Monday, April 21, 2008

Expelled: No Intelligence Allowed: a case for accepting intelligent design, not necessarily religious

Expelled: No Intelligence Allowed (2008) seems to have done very well in standard theaters this weekend as an “issue” film (from Premise Media, distributed by Rocky Mountain pictures, dir. Nathan Franowski, 90 min). The film seems to have been avoided by the art houses because of its superficially “right wing” message, which really is not the case.

Ben Stein, himself Jewish, interviews a few scientists to make the case for intelligent design as genuine science that does not presuppose a particular deity. In fact, we could have been designed by a previous alien civilization (in the spirit of Smallville) which in turn would have to be explained. He covers some brief scientific arguments on the chemical and mathematical nature of DNA, as a one dimensional helix that transforms to a three dimensional being, as leading to us in a progression beyond the normal operation of probability. He discusses Darwin’s “Origin of the Species” as not in itself explaining new species. He doesn’t go into the cosmology of the other ID film, “The Privileged Planet.”

For much of the film, the concern is for the sacking of (“expelling from”) careers for scientists (at the Smithsonian, at Iowa, at Baylor, various other schools) for publishing papers, even going through normal channels, that give credibility to the idea of “intelligent design” even without promoting it. The film takes the technique of building a metaphor with other historical episodes, especially those involving Hitler and Stalin and the Berlin Wall. In fact, the opening of the film feints being in black and white with a 40s style presentation.

The most disturbing idea in the film has to do with the idea that Nazism developed out of Darwinism. In fact, the philosopher who is closer is probably Herbert Spencer. He visits a museum in Germany that is the site of a “hospital” where the weak and sick were gassed and cremated. There is a chilling but brief scene where a “patient” is undressed and “examined.”

Then he presents an interview at Auschwitz-Birkenau as it looks today. I visited it in May 1999 and the scene looks as it did then, as I envision it in the opening chapter of my novel. The other person claims that Hitler’s philosophy in Mein Kampf and other writings came out of Darwinism, and that Hitler thought he was doing “good” by making the human race “better.” The interviewee says, however, that Hitler was “evil” even though the thought he knew “good.” But Hitler’s racial ideas had no conceivable “scientific” foundation, and his categorization of people had nothing to do with medical or physical or mental fitness in any objective sense by modern standards. So I’m not sure that the film is drawing the proper comparison.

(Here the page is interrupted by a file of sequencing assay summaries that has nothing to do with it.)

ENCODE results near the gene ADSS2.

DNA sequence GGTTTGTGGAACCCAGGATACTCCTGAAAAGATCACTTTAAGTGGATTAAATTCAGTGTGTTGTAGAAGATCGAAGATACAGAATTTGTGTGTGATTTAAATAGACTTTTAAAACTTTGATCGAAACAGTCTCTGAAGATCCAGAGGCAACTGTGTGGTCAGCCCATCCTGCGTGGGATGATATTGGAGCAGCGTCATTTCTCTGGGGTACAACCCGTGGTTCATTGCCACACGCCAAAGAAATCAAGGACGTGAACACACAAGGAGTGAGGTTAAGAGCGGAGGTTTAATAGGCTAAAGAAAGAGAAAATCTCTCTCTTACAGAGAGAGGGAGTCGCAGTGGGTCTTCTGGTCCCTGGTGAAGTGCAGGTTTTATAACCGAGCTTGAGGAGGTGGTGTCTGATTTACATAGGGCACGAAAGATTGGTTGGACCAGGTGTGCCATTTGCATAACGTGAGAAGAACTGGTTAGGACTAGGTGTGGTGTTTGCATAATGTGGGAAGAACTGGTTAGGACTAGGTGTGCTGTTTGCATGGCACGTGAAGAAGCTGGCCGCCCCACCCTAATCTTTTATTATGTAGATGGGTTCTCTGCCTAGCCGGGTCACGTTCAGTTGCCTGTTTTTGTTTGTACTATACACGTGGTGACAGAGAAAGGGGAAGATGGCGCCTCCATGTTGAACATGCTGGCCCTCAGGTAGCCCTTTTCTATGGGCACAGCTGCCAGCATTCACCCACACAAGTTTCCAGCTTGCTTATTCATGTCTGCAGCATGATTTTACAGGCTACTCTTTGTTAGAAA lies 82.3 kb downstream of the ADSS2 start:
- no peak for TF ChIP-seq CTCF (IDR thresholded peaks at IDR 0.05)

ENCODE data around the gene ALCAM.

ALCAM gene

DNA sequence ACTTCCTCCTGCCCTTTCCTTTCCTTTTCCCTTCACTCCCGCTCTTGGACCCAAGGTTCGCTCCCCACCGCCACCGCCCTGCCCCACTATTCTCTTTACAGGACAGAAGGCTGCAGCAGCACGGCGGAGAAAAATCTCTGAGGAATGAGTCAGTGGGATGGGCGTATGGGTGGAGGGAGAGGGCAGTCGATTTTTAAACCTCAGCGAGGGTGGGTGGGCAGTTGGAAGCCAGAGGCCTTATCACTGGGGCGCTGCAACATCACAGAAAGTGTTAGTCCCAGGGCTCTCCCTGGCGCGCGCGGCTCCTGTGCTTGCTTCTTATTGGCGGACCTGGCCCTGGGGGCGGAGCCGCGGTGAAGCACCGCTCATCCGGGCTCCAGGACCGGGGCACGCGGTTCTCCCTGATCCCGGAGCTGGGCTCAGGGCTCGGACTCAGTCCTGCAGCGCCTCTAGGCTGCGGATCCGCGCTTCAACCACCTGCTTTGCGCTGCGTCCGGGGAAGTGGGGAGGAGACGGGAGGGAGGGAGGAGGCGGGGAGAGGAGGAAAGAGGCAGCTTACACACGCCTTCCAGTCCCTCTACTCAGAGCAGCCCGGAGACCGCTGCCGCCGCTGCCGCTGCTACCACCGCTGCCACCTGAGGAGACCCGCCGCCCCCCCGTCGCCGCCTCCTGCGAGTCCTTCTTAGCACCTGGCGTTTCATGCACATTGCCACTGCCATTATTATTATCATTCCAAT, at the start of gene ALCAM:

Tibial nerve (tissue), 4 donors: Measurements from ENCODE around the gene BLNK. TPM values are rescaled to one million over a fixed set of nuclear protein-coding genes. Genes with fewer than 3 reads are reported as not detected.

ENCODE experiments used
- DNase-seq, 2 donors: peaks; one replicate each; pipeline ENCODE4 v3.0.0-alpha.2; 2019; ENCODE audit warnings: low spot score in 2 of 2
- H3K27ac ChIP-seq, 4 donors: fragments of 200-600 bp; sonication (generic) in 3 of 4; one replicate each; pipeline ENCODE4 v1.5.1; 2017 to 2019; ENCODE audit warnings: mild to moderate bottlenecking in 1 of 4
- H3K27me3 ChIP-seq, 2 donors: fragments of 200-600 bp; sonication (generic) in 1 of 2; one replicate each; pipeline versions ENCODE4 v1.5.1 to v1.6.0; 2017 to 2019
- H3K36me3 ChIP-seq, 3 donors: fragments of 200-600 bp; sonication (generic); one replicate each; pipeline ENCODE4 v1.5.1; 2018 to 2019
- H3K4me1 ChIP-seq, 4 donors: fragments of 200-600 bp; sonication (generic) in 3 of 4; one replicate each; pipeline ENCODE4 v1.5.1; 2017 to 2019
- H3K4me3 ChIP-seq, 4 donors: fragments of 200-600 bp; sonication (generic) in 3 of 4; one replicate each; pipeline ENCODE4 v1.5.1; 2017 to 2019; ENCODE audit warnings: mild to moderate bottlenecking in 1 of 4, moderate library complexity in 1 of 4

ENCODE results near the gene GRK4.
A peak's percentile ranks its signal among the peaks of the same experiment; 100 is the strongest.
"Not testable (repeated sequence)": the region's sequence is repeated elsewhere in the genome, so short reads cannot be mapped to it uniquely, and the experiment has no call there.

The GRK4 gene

The film also presented the idea of eugenics (as promoted by the Nazis) as connected to social Darwinism. The Andy Warhol Museum in Pittsburgh had a presentation on eugenics in early 2007.

The film here is trying to make a case that sometimes man needs an appeal to a higher calling and belief in a Being who can supersede man’s own determination of fitness or of what is “good”. The film suggests that there were other “Darwinian” moral theories in the 1920s and that even Planned Parenthood started then. Of course this gets into the right to life debate, not just about abortion or even stem cells, but also about the way the “costs” of caring for the less lucky should be shared: just by parents, by whole families, by society? Some of the practices of extreme capitalism in the workplace would seem to contradict this broader and more humane view of the value of human life. Emotional independence is said to be a good thing in personal relationships, but when carried to the point that people no longer "care" about others (besides of their own children) who would need to depend on them, perhaps can invite new rationalizations for new forms of political authoritarianism. That seems to be what the Pope was talking about a couple of times in homilies in his US visit last week.

There is a brief shot from "Inherit the Wind" and that fits.

A related PBS film is "Judgment Day: Intelligent Design on Trial," review link here.

Update: Oct 27, 2008

There is a new legal controversy over this film, since it shows 15 seconds of a song called "Imagine" which has brought copyright litigation from the family of John Lennon. The order in federal court in June 2008 denying an injunction to stop showing it is available here.

1 comment:

Patrick Roberts said...

Just saw Expelled, it would seem that Ben Stein's movie is designed to promote dangerously-free thought, especially more thinking about motivations that drive American academia and a lot of other behind-the-scenes worldview that we tend to take for granted...